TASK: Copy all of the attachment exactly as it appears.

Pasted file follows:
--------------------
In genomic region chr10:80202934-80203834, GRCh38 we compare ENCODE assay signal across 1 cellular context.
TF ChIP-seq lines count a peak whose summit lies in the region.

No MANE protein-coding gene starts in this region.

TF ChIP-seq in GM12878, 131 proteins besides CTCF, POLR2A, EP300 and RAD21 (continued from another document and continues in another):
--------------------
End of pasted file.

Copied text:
In genomic region chr10:80202934-80203834, GRCh38 we compare ENCODE assay signal across 1 cellular context.
TF ChIP-seq lines count a peak whose summit lies in the region.

No MANE protein-coding gene starts in this region.

TF ChIP-seq in GM12878, 131 proteins besides CTCF, POLR2A, EP300 and RAD21 (continued from another document and continues in another):